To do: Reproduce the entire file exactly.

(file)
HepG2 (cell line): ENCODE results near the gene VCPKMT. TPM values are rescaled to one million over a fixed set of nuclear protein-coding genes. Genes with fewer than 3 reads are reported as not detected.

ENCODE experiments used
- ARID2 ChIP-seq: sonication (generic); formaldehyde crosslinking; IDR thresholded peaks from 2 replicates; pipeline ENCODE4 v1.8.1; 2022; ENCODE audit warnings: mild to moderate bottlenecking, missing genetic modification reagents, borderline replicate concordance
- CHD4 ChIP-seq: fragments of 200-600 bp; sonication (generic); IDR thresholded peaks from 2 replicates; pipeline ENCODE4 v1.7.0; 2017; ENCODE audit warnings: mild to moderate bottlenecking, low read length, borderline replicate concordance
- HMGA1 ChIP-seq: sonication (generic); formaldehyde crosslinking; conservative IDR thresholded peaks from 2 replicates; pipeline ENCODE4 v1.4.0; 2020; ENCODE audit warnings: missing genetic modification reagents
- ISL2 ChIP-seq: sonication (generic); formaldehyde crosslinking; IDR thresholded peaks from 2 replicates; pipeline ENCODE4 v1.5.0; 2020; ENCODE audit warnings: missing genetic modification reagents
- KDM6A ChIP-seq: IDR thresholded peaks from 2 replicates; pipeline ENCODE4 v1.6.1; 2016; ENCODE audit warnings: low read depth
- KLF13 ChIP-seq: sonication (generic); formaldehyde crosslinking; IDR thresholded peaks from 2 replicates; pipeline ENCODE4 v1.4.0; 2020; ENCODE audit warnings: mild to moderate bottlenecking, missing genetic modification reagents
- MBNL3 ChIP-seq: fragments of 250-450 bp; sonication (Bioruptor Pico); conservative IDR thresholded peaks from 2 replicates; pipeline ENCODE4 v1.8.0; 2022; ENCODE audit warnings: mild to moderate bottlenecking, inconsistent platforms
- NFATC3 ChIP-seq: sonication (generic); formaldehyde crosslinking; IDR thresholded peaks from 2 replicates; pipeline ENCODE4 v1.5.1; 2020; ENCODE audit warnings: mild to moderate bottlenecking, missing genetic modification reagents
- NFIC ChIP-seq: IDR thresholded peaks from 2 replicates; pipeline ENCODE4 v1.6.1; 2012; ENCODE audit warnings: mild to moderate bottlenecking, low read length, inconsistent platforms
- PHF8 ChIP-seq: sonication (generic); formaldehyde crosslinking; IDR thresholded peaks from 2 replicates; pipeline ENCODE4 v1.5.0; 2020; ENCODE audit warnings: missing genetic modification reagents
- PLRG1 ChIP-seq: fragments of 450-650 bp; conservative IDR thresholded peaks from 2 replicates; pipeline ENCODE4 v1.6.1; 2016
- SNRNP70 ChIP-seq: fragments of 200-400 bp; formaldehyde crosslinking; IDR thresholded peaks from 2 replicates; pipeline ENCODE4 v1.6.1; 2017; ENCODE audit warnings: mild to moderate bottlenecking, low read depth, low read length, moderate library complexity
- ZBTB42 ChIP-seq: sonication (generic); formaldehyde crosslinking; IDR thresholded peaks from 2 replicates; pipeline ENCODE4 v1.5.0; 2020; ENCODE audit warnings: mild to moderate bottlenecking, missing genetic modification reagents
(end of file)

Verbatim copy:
HepG2 (cell line): ENCODE results near the gene VCPKMT. TPM values are rescaled to one million over a fixed set of nuclear protein-coding genes. Genes with fewer than 3 reads are reported as not detected.

ENCODE experiments used
- ARID2 ChIP-seq: sonication (generic); formaldehyde crosslinking; IDR thresholded peaks from 2 replicates; pipeline ENCODE4 v1.8.1; 2022; ENCODE audit warnings: mild to moderate bottlenecking, missing genetic modification reagents, borderline replicate concordance
- CHD4 ChIP-seq: fragments of 200-600 bp; sonication (generic); IDR thresholded peaks from 2 replicates; pipeline ENCODE4 v1.7.0; 2017; ENCODE audit warnings: mild to moderate bottlenecking, low read length, borderline replicate concordance
- HMGA1 ChIP-seq: sonication (generic); formaldehyde crosslinking; conservative IDR thresholded peaks from 2 replicates; pipeline ENCODE4 v1.4.0; 2020; ENCODE audit warnings: missing genetic modification reagents
- ISL2 ChIP-seq: sonication (generic); formaldehyde crosslinking; IDR thresholded peaks from 2 replicates; pipeline ENCODE4 v1.5.0; 2020; ENCODE audit warnings: missing genetic modification reagents
- KDM6A ChIP-seq: IDR thresholded peaks from 2 replicates; pipeline ENCODE4 v1.6.1; 2016; ENCODE audit warnings: low read depth
- KLF13 ChIP-seq: sonication (generic); formaldehyde crosslinking; IDR thresholded peaks from 2 replicates; pipeline ENCODE4 v1.4.0; 2020; ENCODE audit warnings: mild to moderate bottlenecking, missing genetic modification reagents
- MBNL3 ChIP-seq: fragments of 250-450 bp; sonication (Bioruptor Pico); conservative IDR thresholded peaks from 2 replicates; pipeline ENCODE4 v1.8.0; 2022; ENCODE audit warnings: mild to moderate bottlenecking, inconsistent platforms
- NFATC3 ChIP-seq: sonication (generic); formaldehyde crosslinking; IDR thresholded peaks from 2 replicates; pipeline ENCODE4 v1.5.1; 2020; ENCODE audit warnings: mild to moderate bottlenecking, missing genetic modification reagents
- NFIC ChIP-seq: IDR thresholded peaks from 2 replicates; pipeline ENCODE4 v1.6.1; 2012; ENCODE audit warnings: mild to moderate bottlenecking, low read length, inconsistent platforms
- PHF8 ChIP-seq: sonication (generic); formaldehyde crosslinking; IDR thresholded peaks from 2 replicates; pipeline ENCODE4 v1.5.0; 2020; ENCODE audit warnings: missing genetic modification reagents
- PLRG1 ChIP-seq: fragments of 450-650 bp; conservative IDR thresholded peaks from 2 replicates; pipeline ENCODE4 v1.6.1; 2016
- SNRNP70 ChIP-seq: fragments of 200-400 bp; formaldehyde crosslinking; IDR thresholded peaks from 2 replicates; pipeline ENCODE4 v1.6.1; 2017; ENCODE audit warnings: mild to moderate bottlenecking, low read depth, low read length, moderate library complexity
- ZBTB42 ChIP-seq: sonication (generic); formaldehyde crosslinking; IDR thresholded peaks from 2 replicates; pipeline ENCODE4 v1.5.0; 2020; ENCODE audit warnings: mild to moderate bottlenecking, missing genetic modification reagents